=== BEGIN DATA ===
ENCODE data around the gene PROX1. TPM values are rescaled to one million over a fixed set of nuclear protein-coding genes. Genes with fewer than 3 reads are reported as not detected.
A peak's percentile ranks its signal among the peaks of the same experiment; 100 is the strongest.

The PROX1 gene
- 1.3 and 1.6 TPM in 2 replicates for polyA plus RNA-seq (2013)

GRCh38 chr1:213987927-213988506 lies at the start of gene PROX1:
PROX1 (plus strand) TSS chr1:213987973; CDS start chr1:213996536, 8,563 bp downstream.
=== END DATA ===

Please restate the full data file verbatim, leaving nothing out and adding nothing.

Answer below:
ENCODE data around the gene PROX1. TPM values are rescaled to one million over a fixed set of nuclear protein-coding genes. Genes with fewer than 3 reads are reported as not detected.
A peak's percentile ranks its signal among the peaks of the same experiment; 100 is the strongest.

The PROX1 gene
- 1.3 and 1.6 TPM in 2 replicates for polyA plus RNA-seq (2013)

GRCh38 chr1:213987927-213988506 lies at the start of gene PROX1:
PROX1 (plus strand) TSS chr1:213987973; CDS start chr1:213996536, 8,563 bp downstream.